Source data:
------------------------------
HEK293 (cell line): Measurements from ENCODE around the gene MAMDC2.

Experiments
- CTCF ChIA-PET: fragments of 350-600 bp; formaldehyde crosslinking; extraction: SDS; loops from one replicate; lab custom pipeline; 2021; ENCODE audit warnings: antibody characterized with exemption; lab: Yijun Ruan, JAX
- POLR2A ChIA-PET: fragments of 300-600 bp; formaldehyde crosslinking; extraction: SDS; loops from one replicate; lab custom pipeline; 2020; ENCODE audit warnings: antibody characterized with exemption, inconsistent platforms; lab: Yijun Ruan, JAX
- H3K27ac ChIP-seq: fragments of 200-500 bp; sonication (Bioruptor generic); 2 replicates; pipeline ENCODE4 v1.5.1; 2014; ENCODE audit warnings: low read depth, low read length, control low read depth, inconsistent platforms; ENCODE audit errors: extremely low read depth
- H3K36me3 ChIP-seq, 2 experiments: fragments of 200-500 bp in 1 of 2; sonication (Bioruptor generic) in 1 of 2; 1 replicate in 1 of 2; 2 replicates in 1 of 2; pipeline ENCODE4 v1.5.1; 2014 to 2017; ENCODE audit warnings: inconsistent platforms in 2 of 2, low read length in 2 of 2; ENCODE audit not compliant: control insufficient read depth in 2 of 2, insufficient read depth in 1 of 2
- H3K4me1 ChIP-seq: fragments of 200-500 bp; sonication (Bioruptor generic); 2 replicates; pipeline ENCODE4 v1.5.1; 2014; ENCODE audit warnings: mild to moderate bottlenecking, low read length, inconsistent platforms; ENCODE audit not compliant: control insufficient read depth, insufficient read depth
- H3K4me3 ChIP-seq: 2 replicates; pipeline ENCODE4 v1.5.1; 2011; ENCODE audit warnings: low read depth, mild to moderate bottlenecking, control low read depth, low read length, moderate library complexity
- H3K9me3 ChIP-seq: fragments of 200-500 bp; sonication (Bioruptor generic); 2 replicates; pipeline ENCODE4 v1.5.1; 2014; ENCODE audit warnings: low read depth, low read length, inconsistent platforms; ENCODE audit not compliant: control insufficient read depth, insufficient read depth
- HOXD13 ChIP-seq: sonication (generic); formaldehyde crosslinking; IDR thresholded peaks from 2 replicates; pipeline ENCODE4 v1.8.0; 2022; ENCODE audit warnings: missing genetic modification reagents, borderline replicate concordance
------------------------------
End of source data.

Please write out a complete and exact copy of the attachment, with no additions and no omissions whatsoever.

HEK293 (cell line): Measurements from ENCODE around the gene MAMDC2.

Experiments
- CTCF ChIA-PET: fragments of 350-600 bp; formaldehyde crosslinking; extraction: SDS; loops from one replicate; lab custom pipeline; 2021; ENCODE audit warnings: antibody characterized with exemption; lab: Yijun Ruan, JAX
- POLR2A ChIA-PET: fragments of 300-600 bp; formaldehyde crosslinking; extraction: SDS; loops from one replicate; lab custom pipeline; 2020; ENCODE audit warnings: antibody characterized with exemption, inconsistent platforms; lab: Yijun Ruan, JAX
- H3K27ac ChIP-seq: fragments of 200-500 bp; sonication (Bioruptor generic); 2 replicates; pipeline ENCODE4 v1.5.1; 2014; ENCODE audit warnings: low read depth, low read length, control low read depth, inconsistent platforms; ENCODE audit errors: extremely low read depth
- H3K36me3 ChIP-seq, 2 experiments: fragments of 200-500 bp in 1 of 2; sonication (Bioruptor generic) in 1 of 2; 1 replicate in 1 of 2; 2 replicates in 1 of 2; pipeline ENCODE4 v1.5.1; 2014 to 2017; ENCODE audit warnings: inconsistent platforms in 2 of 2, low read length in 2 of 2; ENCODE audit not compliant: control insufficient read depth in 2 of 2, insufficient read depth in 1 of 2
- H3K4me1 ChIP-seq: fragments of 200-500 bp; sonication (Bioruptor generic); 2 replicates; pipeline ENCODE4 v1.5.1; 2014; ENCODE audit warnings: mild to moderate bottlenecking, low read length, inconsistent platforms; ENCODE audit not compliant: control insufficient read depth, insufficient read depth
- H3K4me3 ChIP-seq: 2 replicates; pipeline ENCODE4 v1.5.1; 2011; ENCODE audit warnings: low read depth, mild to moderate bottlenecking, control low read depth, low read length, moderate library complexity
- H3K9me3 ChIP-seq: fragments of 200-500 bp; sonication (Bioruptor generic); 2 replicates; pipeline ENCODE4 v1.5.1; 2014; ENCODE audit warnings: low read depth, low read length, inconsistent platforms; ENCODE audit not compliant: control insufficient read depth, insufficient read depth
- HOXD13 ChIP-seq: sonication (generic); formaldehyde crosslinking; IDR thresholded peaks from 2 replicates; pipeline ENCODE4 v1.8.0; 2022; ENCODE audit warnings: missing genetic modification reagents, borderline replicate concordance